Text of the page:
If you haven’t been keeping up with the whole James “PhantomLord” Varga x Twitch lawsuit debacle, then let us fill you in on some of the latest developments.
Twitch had requested that the entire case by PhantomLord be deemed null and void by citing section 230 of the Communications Decency Act. The judges, though, have finally made a ruling in favor of PhantomLord. He will be allowed to proceed with his lawsuit against the streaming platform and even claim damages beyond the stated $50,000.
In one of his recent tweets, PhantomLord put up some articles from The Quinlan Law Firm, which read:
“Judge Rules Trial against Twitch for PhantomLord Breach of Contract Can Proceed, Dismisses Motion for Summary Judgement Entirely”.
William J Quinlan, the attorney representing PhantomLord, stated:
“This is an important decision not only for Mr Varga to move forward in his quest to seek full compensation for the losses he suffered as a result of Twitch’s wrongful termination, but it also poses significant legal ramifications for hundreds, if not thousands, of other streamers who have signed contracts with Twitch and rely on their platform for their main source of income and professional standings.”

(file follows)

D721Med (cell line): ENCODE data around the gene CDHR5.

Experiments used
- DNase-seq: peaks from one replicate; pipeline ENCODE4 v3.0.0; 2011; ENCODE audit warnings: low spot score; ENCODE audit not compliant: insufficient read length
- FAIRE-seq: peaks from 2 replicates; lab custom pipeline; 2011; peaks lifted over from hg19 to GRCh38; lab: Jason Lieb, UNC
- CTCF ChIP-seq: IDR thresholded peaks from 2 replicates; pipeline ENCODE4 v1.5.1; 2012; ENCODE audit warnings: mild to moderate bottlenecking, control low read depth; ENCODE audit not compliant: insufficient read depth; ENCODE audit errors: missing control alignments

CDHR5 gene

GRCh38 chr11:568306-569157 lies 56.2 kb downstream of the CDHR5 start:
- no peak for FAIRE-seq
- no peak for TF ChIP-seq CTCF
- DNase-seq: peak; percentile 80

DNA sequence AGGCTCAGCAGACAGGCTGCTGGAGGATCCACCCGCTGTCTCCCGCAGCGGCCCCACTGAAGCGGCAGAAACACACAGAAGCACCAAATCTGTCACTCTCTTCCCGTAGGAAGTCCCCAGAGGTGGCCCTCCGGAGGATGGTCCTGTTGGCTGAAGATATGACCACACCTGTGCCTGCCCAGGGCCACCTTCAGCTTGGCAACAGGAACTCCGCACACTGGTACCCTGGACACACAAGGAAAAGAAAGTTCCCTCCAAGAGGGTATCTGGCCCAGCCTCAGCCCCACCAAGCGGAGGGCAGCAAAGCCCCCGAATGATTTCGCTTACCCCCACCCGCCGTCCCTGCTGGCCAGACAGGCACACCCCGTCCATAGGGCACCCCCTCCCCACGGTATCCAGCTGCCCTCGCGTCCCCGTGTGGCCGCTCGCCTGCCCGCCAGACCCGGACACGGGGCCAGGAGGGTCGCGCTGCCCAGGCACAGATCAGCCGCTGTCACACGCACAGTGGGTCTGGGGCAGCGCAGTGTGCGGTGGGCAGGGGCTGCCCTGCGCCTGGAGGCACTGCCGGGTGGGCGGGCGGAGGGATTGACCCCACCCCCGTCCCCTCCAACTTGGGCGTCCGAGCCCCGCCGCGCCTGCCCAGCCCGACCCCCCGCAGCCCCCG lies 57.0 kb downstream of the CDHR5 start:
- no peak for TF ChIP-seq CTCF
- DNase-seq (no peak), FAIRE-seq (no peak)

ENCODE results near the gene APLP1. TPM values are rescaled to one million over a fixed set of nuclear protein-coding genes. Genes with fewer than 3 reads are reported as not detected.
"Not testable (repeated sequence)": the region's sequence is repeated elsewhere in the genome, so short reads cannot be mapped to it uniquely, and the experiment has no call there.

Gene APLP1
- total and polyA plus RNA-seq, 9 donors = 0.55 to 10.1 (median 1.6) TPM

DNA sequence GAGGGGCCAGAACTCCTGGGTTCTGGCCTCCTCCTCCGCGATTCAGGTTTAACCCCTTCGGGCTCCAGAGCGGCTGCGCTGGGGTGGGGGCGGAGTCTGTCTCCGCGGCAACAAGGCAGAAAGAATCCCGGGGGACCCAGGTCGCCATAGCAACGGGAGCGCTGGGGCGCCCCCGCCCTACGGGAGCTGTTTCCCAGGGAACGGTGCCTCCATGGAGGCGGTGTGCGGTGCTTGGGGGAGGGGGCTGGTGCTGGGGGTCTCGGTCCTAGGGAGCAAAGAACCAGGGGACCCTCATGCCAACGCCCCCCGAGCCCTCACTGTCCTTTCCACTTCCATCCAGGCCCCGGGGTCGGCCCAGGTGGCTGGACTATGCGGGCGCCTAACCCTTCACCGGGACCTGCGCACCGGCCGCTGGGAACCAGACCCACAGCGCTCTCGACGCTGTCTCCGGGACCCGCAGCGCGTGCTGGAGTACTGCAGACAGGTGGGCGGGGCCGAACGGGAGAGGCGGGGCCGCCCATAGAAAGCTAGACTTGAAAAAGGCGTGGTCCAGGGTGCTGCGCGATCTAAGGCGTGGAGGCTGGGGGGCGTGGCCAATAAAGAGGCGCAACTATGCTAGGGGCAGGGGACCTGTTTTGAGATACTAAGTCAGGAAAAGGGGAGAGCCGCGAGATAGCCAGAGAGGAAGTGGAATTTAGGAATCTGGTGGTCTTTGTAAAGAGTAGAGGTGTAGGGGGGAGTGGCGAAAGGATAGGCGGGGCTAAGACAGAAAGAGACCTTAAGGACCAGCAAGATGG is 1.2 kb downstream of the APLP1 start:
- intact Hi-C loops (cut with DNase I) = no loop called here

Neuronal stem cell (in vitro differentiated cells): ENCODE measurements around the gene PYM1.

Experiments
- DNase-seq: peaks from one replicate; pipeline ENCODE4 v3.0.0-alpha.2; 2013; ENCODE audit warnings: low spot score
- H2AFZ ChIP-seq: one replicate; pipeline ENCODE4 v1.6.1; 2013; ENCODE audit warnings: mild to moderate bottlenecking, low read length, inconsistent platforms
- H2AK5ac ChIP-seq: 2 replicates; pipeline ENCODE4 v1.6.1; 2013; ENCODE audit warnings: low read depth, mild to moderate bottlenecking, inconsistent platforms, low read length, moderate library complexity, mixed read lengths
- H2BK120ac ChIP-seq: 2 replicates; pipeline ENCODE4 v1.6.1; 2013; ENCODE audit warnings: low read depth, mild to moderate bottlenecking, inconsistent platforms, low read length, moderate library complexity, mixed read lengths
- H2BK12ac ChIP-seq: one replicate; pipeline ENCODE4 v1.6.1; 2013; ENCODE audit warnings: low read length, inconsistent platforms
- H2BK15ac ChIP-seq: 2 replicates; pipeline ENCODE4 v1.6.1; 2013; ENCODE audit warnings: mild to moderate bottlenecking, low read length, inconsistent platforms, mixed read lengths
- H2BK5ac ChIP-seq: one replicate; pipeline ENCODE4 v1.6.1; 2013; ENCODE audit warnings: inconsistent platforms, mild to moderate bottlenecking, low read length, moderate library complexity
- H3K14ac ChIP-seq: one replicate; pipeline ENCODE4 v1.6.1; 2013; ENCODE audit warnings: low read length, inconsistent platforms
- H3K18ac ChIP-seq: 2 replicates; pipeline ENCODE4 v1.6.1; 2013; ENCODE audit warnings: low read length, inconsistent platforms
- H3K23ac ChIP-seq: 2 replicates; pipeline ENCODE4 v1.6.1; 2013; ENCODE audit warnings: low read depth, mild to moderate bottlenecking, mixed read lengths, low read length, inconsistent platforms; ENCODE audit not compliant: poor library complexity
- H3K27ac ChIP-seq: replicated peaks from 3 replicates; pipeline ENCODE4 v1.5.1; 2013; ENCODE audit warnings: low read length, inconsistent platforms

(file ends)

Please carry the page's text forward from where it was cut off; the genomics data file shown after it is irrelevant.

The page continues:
“This case has the potential to set a standard of rights and responsibilities for streamers and platform providers for years to come.”
PhantomLord will now be able to sue Twitch for compensation
From 2012 to 2016, PhantomLord was slowly becoming one of the most popular streamers on Twitch, and he eventually signed a contract with the company that came with a Partnership Agreement.
However, in the light of the events that followed, it would seem that Twitch dished out the ban after some of PhantomLord’s Skype logs got leaked to the public. The logs showed that not only was he a major stakeholder of the CS: GO skins gambling site CSGOShuffle, but he actually owned it.
Moreover, the logs also showed that PhantomLord would also conspire with the coder of the website and tweak the roulette in a way that would land favorable bets.
Twitch never issued a public statement about the reason behind the ban, as they wanted to stay in line with their policy.